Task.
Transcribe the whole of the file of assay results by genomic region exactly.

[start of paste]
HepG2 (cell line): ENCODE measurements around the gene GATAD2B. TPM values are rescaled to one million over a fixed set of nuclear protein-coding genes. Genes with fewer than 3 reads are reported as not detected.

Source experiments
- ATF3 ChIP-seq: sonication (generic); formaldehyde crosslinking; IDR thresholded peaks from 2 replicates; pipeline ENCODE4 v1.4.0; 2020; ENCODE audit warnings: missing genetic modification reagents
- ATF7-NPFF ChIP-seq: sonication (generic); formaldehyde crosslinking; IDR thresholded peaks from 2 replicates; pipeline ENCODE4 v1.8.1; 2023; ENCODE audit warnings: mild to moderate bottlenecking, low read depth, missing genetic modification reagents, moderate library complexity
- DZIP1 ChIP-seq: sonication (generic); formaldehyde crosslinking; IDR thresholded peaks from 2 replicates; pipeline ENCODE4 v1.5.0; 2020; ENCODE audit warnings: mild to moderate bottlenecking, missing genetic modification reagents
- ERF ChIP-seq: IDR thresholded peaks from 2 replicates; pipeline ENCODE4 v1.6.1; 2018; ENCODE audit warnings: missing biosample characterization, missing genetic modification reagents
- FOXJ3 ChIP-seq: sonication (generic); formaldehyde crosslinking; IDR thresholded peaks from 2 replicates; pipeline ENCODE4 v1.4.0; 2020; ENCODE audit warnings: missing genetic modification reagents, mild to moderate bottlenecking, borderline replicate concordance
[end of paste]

HepG2 (cell line): ENCODE measurements around the gene GATAD2B. TPM values are rescaled to one million over a fixed set of nuclear protein-coding genes. Genes with fewer than 3 reads are reported as not detected.

Source experiments
- ATF3 ChIP-seq: sonication (generic); formaldehyde crosslinking; IDR thresholded peaks from 2 replicates; pipeline ENCODE4 v1.4.0; 2020; ENCODE audit warnings: missing genetic modification reagents
- ATF7-NPFF ChIP-seq: sonication (generic); formaldehyde crosslinking; IDR thresholded peaks from 2 replicates; pipeline ENCODE4 v1.8.1; 2023; ENCODE audit warnings: mild to moderate bottlenecking, low read depth, missing genetic modification reagents, moderate library complexity
- DZIP1 ChIP-seq: sonication (generic); formaldehyde crosslinking; IDR thresholded peaks from 2 replicates; pipeline ENCODE4 v1.5.0; 2020; ENCODE audit warnings: mild to moderate bottlenecking, missing genetic modification reagents
- ERF ChIP-seq: IDR thresholded peaks from 2 replicates; pipeline ENCODE4 v1.6.1; 2018; ENCODE audit warnings: missing biosample characterization, missing genetic modification reagents
- FOXJ3 ChIP-seq: sonication (generic); formaldehyde crosslinking; IDR thresholded peaks from 2 replicates; pipeline ENCODE4 v1.4.0; 2020; ENCODE audit warnings: missing genetic modification reagents, mild to moderate bottlenecking, borderline replicate concordance